Bubblekoppe: Basketball. I was a big fan of the NBA from a very young age. It was the ‘90s and everything was big, bold and in your face. Michael Jordan was a worldwide phenomenon, and there were many other basketball players with their own styles and unique personalities. It was all about the shoes and endorsements and I’ve been a student of the whole culture surrounding hoops ever since then.
So you originally gravitated towards the players, then found the shoes from there?
Very much so. Apart from being a big Jordan fan, I was a big Penny Hardaway, Charles Barkley, Dennis Rodman and Scottie Pippen fan. They were natural showmen and their shoe commercials were all wild and entertaining. Pretty much every sneaker brand had great offerings back then, but Nike was in another league entirely as far as I saw it.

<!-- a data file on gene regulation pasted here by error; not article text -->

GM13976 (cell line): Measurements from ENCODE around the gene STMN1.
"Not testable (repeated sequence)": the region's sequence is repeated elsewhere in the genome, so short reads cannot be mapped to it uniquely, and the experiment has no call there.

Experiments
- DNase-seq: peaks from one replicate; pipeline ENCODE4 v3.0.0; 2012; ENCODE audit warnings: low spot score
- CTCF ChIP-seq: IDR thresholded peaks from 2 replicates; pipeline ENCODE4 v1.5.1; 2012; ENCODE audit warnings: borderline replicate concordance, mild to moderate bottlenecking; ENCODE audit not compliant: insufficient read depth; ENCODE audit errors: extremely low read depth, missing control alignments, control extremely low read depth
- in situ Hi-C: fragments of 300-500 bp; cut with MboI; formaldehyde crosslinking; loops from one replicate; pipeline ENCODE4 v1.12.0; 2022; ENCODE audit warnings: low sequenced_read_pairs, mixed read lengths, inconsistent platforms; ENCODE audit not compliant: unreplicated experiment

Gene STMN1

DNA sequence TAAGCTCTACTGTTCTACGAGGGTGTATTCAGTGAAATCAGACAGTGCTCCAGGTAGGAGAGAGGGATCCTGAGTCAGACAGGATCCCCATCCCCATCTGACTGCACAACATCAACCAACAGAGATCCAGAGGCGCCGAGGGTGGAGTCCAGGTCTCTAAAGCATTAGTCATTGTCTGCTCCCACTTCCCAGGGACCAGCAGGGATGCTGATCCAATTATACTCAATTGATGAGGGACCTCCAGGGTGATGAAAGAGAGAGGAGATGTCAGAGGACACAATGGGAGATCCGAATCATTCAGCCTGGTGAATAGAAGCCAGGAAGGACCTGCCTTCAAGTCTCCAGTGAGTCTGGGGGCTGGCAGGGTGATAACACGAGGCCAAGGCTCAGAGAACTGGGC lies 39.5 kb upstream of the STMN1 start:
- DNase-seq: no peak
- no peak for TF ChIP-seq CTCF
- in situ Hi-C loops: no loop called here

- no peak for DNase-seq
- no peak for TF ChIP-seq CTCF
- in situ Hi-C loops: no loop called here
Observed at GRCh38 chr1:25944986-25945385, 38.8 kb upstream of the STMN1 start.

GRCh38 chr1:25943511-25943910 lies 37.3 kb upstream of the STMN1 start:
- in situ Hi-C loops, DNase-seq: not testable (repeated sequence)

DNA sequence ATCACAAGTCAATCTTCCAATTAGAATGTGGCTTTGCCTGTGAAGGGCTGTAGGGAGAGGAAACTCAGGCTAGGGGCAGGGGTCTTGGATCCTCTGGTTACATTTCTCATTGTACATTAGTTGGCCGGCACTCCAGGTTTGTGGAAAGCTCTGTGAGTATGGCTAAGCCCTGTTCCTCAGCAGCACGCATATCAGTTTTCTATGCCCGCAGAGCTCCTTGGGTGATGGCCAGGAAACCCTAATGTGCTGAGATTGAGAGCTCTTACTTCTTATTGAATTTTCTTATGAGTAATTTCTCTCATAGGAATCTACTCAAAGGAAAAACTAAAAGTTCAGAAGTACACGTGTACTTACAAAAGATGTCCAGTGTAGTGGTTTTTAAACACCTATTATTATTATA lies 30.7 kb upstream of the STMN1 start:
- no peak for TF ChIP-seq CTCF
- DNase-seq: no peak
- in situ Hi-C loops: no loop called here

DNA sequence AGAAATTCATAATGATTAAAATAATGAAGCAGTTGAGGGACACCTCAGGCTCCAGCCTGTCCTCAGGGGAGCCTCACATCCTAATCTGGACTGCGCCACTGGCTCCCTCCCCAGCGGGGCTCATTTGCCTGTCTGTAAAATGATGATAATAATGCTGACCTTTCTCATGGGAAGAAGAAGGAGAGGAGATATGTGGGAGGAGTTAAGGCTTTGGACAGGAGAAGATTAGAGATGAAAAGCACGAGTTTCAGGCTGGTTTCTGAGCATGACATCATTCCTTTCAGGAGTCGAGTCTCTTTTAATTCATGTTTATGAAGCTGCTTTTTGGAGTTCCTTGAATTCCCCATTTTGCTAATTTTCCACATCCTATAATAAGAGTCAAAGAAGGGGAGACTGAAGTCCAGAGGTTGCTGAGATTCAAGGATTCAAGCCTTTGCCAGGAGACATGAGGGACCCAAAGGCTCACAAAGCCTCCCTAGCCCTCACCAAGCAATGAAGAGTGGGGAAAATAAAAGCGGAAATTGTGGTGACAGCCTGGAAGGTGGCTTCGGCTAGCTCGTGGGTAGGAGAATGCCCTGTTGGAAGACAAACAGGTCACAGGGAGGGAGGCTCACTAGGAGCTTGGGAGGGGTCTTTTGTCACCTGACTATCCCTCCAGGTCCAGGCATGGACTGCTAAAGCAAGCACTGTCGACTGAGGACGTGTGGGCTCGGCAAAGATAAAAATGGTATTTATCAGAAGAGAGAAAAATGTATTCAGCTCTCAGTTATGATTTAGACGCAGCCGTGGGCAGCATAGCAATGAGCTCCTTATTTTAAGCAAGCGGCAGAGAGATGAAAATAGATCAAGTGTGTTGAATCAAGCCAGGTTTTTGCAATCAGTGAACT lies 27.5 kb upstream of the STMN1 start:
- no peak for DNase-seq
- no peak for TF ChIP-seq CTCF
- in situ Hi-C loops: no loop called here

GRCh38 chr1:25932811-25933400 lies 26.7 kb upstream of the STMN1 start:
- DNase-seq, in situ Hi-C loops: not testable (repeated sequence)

Were you wearing these players’ shoes as a kid?
I had a few nice pairs here and there, but mostly takedowns and mid-range stuff. My parents were not going to spend crazy money on a kid with growing feet. I really wanted pairs like the Air Max Penny 1, the Air Go LWP, the Air More Uptempo. I remember my dad brought some knockoff Air Jordan 10s home with him one day. I wasn’t having any of that, and gave them to my cousin [laughs]. That’s when the fire to get the pairs I really wanted was sparked.
“[Air Maxes] were a way to say everything without saying anything.”
So Air Max sneakers were very aspirational to you at the time?
Yeah, man. Especially in Cape Town, where I’m from, Air Maxes were huge. They were a way to say everything without saying anything. People would always be trying to outdo each other with their footwear.